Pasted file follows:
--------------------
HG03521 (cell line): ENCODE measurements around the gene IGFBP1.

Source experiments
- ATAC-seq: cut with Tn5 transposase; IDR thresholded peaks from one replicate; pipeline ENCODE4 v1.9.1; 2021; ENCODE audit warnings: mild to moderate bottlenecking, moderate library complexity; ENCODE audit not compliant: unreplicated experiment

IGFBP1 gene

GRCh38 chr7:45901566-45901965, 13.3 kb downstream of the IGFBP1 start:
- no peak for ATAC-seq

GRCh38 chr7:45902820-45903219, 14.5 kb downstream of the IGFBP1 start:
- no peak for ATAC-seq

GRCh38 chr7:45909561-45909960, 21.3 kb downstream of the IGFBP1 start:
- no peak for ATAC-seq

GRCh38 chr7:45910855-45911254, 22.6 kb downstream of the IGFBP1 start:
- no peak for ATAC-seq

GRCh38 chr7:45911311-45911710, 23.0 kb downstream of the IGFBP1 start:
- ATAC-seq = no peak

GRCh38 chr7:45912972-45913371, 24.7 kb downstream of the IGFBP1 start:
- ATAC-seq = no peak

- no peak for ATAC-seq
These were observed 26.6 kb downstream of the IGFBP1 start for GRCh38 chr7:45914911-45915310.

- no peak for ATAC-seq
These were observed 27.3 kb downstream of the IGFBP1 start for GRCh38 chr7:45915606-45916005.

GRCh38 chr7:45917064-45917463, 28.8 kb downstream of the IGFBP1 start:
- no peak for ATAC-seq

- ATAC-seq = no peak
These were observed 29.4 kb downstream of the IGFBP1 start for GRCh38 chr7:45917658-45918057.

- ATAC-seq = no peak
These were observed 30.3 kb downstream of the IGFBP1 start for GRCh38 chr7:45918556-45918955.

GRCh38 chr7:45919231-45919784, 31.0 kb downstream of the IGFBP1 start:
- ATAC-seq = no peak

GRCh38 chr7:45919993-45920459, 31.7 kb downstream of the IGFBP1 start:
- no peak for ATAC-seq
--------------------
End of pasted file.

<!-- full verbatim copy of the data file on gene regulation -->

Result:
HG03521 (cell line): ENCODE measurements around the gene IGFBP1.

Source experiments
- ATAC-seq: cut with Tn5 transposase; IDR thresholded peaks from one replicate; pipeline ENCODE4 v1.9.1; 2021; ENCODE audit warnings: mild to moderate bottlenecking, moderate library complexity; ENCODE audit not compliant: unreplicated experiment

IGFBP1 gene

GRCh38 chr7:45901566-45901965, 13.3 kb downstream of the IGFBP1 start:
- no peak for ATAC-seq

GRCh38 chr7:45902820-45903219, 14.5 kb downstream of the IGFBP1 start:
- no peak for ATAC-seq

GRCh38 chr7:45909561-45909960, 21.3 kb downstream of the IGFBP1 start:
- no peak for ATAC-seq

GRCh38 chr7:45910855-45911254, 22.6 kb downstream of the IGFBP1 start:
- no peak for ATAC-seq

GRCh38 chr7:45911311-45911710, 23.0 kb downstream of the IGFBP1 start:
- ATAC-seq = no peak

GRCh38 chr7:45912972-45913371, 24.7 kb downstream of the IGFBP1 start:
- ATAC-seq = no peak

- no peak for ATAC-seq
These were observed 26.6 kb downstream of the IGFBP1 start for GRCh38 chr7:45914911-45915310.

- no peak for ATAC-seq
These were observed 27.3 kb downstream of the IGFBP1 start for GRCh38 chr7:45915606-45916005.

GRCh38 chr7:45917064-45917463, 28.8 kb downstream of the IGFBP1 start:
- no peak for ATAC-seq

- ATAC-seq = no peak
These were observed 29.4 kb downstream of the IGFBP1 start for GRCh38 chr7:45917658-45918057.

- ATAC-seq = no peak
These were observed 30.3 kb downstream of the IGFBP1 start for GRCh38 chr7:45918556-45918955.

GRCh38 chr7:45919231-45919784, 31.0 kb downstream of the IGFBP1 start:
- ATAC-seq = no peak

GRCh38 chr7:45919993-45920459, 31.7 kb downstream of the IGFBP1 start:
- no peak for ATAC-seq